Here is a Wisconsin farm girl’s story from 1922, sharply recalled eight decades later.
The storyteller was my mother, Helen Williamson, who grew up in this region and attended a one story country school, very similar to the Camp Nine School at our Heritage Center. I love to picture her as a sensitive young girl, so very troubled by the theft of a pin. – Sara DeLuca
The Hat Pin
I got my first real dolly on my seventh birthday. Until that time I had played with corncob babies wrapped in scraps of cloth, but now—a doll with facial features, life-like hair, soft body, arms and legs! I named her Emily. Mama sewed a dress for her— a plain blue serge that seemed to beg for decoration.
At Christmas time we went to town, five miles by sleigh, to visit Great Aunt Bertha. She had a taste for finery—lace doilies, china cups and saucers, porcelain figurines. (No touching, Mama said.) Great Aunty also had an indoor bathroom— running water, flushing toilet—and I used it frequently that afternoon. From there I slipped into the bedroom, admired a rack of fancy hats, beaded and feathered, and a tiny cushion on the bureau studded with sparkling pins. Standing tiptoe I could barely reach. I fingered one with crystal roses, another topped by an emerald butterfly. The one that really caught my eye held a small glass bluebird and it seemed to fly into my hand, nest in my pocket.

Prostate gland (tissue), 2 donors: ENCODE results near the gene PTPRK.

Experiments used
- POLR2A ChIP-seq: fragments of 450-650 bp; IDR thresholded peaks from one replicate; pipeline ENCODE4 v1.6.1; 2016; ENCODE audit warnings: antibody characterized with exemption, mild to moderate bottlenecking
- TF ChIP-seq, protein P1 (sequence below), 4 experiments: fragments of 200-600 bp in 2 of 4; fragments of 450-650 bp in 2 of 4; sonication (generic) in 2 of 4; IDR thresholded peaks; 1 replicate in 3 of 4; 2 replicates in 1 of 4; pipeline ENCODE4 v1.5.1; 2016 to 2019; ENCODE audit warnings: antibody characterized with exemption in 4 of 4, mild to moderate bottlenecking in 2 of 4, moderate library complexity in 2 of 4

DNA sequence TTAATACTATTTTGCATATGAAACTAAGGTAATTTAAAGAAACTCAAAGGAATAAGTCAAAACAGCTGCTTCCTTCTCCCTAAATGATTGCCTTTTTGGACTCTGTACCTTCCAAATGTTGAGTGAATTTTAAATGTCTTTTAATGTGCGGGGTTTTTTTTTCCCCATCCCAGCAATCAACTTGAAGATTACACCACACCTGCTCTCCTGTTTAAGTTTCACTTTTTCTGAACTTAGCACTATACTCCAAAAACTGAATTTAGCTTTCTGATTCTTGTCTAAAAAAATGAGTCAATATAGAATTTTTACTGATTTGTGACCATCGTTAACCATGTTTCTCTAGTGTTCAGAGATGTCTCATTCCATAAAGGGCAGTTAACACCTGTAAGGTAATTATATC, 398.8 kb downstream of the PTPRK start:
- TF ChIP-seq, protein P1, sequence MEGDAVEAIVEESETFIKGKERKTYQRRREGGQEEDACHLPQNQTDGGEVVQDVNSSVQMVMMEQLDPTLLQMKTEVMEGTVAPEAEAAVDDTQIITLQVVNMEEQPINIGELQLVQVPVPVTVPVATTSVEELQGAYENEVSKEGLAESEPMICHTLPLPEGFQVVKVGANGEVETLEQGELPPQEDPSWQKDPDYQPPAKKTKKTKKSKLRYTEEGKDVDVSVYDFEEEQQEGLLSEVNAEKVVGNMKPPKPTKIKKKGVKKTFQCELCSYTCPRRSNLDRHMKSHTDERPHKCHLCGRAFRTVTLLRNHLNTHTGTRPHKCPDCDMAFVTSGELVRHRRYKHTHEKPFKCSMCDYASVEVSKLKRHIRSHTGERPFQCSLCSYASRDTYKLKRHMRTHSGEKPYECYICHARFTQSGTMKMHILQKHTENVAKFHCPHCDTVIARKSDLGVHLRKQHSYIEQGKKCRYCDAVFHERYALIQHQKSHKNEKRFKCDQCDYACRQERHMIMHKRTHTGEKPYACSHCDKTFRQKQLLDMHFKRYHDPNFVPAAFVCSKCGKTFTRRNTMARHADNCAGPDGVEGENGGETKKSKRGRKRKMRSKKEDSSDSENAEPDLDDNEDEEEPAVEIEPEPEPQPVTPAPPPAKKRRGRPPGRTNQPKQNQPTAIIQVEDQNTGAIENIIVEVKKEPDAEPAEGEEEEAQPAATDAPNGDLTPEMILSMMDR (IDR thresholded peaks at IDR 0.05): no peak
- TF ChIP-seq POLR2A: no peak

(The perfect ornament for Emily!)
All the way home it poked me painfully. That night I tried it on my dolly’s dress and it looked fine. But who could I show it to? I hid the pin beneath my mattress, out of sight,
not out of mind. It pricked my conscience until spring.
Our Easter horse-and-buggy ride to Great Aunt Bertha’s house was long and bumpy, sharp with misery. Again the hatpin rode in my pocket. Finally I would have a chance to make things right. I watched and waited nervously, then stole, like the thief I was, into the bedroom. I had grown over winter and could reach the pincushion easily.
I let the bluebird go— dropped it deep into that glassy forest. I was free.
image credit: “hat pins” by Jean L. is licensed under CC BY 2.0